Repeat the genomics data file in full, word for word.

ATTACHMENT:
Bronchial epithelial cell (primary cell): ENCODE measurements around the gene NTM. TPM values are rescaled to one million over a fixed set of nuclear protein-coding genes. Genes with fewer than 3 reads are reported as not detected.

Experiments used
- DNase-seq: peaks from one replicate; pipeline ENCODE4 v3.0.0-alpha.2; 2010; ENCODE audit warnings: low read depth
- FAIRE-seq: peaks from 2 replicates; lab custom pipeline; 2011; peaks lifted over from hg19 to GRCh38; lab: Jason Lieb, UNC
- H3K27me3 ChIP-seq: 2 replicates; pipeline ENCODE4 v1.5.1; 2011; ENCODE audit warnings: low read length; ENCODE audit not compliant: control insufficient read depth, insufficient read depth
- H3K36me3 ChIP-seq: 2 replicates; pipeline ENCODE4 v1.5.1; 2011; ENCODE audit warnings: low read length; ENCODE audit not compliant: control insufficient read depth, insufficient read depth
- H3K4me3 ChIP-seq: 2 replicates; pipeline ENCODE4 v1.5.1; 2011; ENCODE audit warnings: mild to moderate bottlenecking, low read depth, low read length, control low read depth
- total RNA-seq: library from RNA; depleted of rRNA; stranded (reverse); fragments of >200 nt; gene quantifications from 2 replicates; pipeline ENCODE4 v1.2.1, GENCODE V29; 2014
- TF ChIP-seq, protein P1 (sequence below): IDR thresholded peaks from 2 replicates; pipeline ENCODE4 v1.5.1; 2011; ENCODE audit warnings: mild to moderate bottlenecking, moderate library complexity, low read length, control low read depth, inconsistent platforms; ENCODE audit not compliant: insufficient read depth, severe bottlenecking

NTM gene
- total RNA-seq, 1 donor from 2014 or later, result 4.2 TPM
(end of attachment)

Bronchial epithelial cell (primary cell): ENCODE measurements around the gene NTM. TPM values are rescaled to one million over a fixed set of nuclear protein-coding genes. Genes with fewer than 3 reads are reported as not detected.

Experiments used
- DNase-seq: peaks from one replicate; pipeline ENCODE4 v3.0.0-alpha.2; 2010; ENCODE audit warnings: low read depth
- FAIRE-seq: peaks from 2 replicates; lab custom pipeline; 2011; peaks lifted over from hg19 to GRCh38; lab: Jason Lieb, UNC
- H3K27me3 ChIP-seq: 2 replicates; pipeline ENCODE4 v1.5.1; 2011; ENCODE audit warnings: low read length; ENCODE audit not compliant: control insufficient read depth, insufficient read depth
- H3K36me3 ChIP-seq: 2 replicates; pipeline ENCODE4 v1.5.1; 2011; ENCODE audit warnings: low read length; ENCODE audit not compliant: control insufficient read depth, insufficient read depth
- H3K4me3 ChIP-seq: 2 replicates; pipeline ENCODE4 v1.5.1; 2011; ENCODE audit warnings: mild to moderate bottlenecking, low read depth, low read length, control low read depth
- total RNA-seq: library from RNA; depleted of rRNA; stranded (reverse); fragments of >200 nt; gene quantifications from 2 replicates; pipeline ENCODE4 v1.2.1, GENCODE V29; 2014
- TF ChIP-seq, protein P1 (sequence below): IDR thresholded peaks from 2 replicates; pipeline ENCODE4 v1.5.1; 2011; ENCODE audit warnings: mild to moderate bottlenecking, moderate library complexity, low read length, control low read depth, inconsistent platforms; ENCODE audit not compliant: insufficient read depth, severe bottlenecking

NTM gene
- total RNA-seq, 1 donor from 2014 or later, result 4.2 TPM